A new story from Monocle 24: The Globalist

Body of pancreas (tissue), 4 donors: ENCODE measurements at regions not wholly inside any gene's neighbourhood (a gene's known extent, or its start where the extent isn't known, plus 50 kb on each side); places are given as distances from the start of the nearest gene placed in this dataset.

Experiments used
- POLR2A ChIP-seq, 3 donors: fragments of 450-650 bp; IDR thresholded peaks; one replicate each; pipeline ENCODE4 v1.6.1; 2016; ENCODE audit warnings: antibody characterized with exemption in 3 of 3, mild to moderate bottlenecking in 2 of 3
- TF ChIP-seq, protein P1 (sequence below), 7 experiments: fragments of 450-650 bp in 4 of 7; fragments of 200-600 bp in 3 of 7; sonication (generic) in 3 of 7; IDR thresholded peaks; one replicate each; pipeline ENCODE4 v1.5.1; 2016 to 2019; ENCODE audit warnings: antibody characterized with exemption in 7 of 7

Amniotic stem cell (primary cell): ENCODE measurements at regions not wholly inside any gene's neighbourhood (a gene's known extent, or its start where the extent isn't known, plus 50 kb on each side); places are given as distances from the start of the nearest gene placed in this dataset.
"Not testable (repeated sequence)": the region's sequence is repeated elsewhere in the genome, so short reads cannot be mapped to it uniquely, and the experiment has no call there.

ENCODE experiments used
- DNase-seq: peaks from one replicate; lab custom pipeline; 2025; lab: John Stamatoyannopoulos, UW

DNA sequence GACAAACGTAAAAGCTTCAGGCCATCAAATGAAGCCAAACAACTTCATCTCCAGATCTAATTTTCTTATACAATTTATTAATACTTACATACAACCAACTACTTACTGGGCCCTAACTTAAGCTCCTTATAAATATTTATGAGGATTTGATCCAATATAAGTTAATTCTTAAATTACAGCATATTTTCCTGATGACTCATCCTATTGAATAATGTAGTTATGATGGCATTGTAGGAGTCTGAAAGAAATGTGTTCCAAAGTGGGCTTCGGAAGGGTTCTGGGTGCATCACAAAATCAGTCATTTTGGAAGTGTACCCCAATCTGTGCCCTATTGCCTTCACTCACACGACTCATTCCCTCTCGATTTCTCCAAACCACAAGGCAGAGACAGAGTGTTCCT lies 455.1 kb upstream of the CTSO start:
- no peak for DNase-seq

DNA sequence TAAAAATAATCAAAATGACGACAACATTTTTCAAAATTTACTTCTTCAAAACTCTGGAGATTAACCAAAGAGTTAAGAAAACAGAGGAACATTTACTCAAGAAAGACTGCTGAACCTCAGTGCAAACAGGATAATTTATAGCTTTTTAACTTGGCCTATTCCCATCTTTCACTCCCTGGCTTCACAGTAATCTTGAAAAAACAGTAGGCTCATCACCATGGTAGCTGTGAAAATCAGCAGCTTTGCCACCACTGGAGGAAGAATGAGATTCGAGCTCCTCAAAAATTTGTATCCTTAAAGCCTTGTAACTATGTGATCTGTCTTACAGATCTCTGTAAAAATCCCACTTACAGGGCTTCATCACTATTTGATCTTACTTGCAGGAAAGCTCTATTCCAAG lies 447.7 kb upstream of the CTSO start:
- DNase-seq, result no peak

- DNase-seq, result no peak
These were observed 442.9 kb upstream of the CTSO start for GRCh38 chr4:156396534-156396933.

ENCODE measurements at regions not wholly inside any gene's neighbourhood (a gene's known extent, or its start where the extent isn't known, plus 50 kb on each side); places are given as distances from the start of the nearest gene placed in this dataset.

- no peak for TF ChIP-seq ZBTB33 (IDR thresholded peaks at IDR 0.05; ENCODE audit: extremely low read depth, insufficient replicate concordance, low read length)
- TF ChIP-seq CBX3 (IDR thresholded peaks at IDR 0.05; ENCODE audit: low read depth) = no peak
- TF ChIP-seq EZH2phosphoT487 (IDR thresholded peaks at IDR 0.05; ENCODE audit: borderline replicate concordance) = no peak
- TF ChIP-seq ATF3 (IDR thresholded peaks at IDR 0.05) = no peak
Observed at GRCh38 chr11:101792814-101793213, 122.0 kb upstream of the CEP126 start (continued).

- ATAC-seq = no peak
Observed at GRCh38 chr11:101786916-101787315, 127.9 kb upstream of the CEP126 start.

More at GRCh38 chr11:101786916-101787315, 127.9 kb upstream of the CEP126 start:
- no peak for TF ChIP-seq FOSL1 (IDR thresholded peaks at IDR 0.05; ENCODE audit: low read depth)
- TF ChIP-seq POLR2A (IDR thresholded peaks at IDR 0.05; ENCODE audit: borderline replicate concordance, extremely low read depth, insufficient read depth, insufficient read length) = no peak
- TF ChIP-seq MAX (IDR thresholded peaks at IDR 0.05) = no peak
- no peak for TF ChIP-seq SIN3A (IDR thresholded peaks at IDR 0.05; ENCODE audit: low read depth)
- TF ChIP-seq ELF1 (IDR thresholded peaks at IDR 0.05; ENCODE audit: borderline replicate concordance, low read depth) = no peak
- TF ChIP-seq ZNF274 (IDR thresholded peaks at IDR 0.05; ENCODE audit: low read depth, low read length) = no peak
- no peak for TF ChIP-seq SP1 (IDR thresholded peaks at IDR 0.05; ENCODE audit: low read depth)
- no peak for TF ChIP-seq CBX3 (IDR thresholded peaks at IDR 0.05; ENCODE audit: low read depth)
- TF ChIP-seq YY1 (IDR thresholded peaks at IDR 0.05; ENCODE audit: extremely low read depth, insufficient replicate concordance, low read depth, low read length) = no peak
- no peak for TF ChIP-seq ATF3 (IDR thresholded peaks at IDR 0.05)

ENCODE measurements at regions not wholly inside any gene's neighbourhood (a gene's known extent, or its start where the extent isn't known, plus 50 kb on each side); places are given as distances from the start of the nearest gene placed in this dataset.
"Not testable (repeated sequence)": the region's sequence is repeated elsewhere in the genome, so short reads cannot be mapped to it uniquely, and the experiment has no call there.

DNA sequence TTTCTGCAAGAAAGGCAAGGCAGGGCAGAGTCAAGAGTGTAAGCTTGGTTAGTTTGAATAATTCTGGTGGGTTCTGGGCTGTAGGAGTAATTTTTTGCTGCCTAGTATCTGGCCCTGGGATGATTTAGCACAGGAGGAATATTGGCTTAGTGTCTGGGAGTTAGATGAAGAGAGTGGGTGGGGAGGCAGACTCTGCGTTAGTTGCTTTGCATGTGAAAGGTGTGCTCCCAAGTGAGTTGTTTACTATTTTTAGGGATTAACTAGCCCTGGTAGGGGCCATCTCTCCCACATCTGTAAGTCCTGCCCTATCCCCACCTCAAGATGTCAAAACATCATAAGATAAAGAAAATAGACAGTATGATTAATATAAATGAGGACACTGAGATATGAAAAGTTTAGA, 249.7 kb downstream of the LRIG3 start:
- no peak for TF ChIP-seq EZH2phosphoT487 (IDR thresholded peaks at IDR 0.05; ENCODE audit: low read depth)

Com. 8 20 in Zürich, which is where we have now for today's paper review on Monaco radio, I'm delighted to say that joining us from our studio 90 is Florian ugly senior associate at four House, the Swiss foreign policy think tank, a very good morning to Florian. How Zürich looking this morning. Good morning, looking absolutely fabulous. So you see the snowy mountains in the distance because it is very cold and very wintry, but brisk morning, blue skies. Seems I can winter. Rub it in, thanks, Laurie. It's just gray in London. There's no great surprise. In your glorious setting, what have you spotted that you think we need to know about in the papers today? So I'd like to talk quickly about banks since Katie Swiss has gone down or officially emerged with UBS. There has been a lot of talk, of course, around parade plots. And one of the stories that is front and center, and also in the Financial Times, is that the Swiss government has decided to cut the bonus of Credit Suisse. Courtesy was manager is basically about 50 to 60 million. Which is actually quite ridiculous because it's only 10% of outstanding bonuses and at the same time we read a story in the financial time that hedge funds made 7 billion short selling stocks from banks, including Credit Suisse. So it just shows how little the public can do one stay safe to these banks. And what happens next is there's a great quote in this piece, the liquidity crisis is probably over, but the solvency crisis is about to begin. That's what rumors are at Wall Street. So the liquidity crisis is if a bank basically is solvent. So they have enough capital. But it's just that people basically throw their money too quickly so that they have illiquid assets, but they need liquidity to pay out their clients. So that's what's typically referred to as a bank run and where the Central Bank can then help. And it's in a sense a temporary issue because there is no structural problem. But if there is a solvency problem, that means there is a structural problem. So that means that banks are actually not solvent. So there is a structural business model problem behind what they do. And so there is suspicion that some of the banks might actually run into such solvency issues and that's also why this Financial Times article talks about the short selling positions. There is still there. So for some banks like Deutsche Bank, they have not really gone down or first republic. I think if I remember correctly, 20 to 30% of total stocks are shortened, that means that Wall Street analysts bet on those stocks going down and they bet on this because they think that there is a structural and underlying problem there and it's not just a temporary one. So it shows again, you know what, just after 20, 2008. So that's just 14 years ago. And we're kind of in a similar situation where we have to bail out banks. And it just shows that the regulation in the financial sector. I mean, in my opinion, is not strict enough, and it's not been implemented accordingly. And in that context, when you talk about regulation and banks being bailed out, when we look at the ends at Z article today that you mentioned about the reduction of bonuses of the senior credits executives. It says high wages and bonuses, but still taking advantage of state aids. This combination brings a people's soul to a boil. It talks an awful lot about how the government. The federal council are all trying to navigate their way through this enormous change in the Swiss banking sector. But there is that push and pull, isn't there that you have the authorities, but then you also have the private banks as well. I mean, look, it just shows it shows the problem of it. So what politicians are trying to do or the federal council together with them is to somehow bring out the message. Hey, we are on top of this story. We can also decide and it's not that we just have to do things because we are forced by what happens economically. But that's why I wanted to give you the numbers because it shows you this is purely symbolic. I mean, 50 million, it's 10% of outstanding bonuses. And these bonuses used to be much more because in shares. And so there used to be worth much, much more. So it's actually much less than 10%, so it's absolutely minuscule. Compared to the 200 billion guarantees that the Swiss government offered to credit Swiss. And they had to act purely because this bank is too large and because letting the investment arm of Credit Suisse collapse would have angered UK and U.S. authorities so much. So there was a lot of international back channeling and pressure. And somehow the Swiss federal council is just trying to publicly maintain that story that they have an edge in this that they can decide and then they actually have some decision room, which, in fact, I think there is extremely little of that. But they're desperately trying to get the story out that it's not the public just bailing out these banks because of the sheer size of Credit Suisse and because of international pressure. But it is actually the public also having some agency. But the underlying problem here, I think, is really that the public doesn't have this agency and that we really should have a debate about why this is the case and how we can change it. Unfortunately, debate in parliament shows a bit the other way so there was an extraordinary debate on this issue in the key commission of the Swiss parliament. Two hours were scheduled for four different topics and the banks of greatest bailout got about 25 or 30 minutes of discussion time according to the Swiss watch because you divide the time equally, which is absolutely ridiculous.

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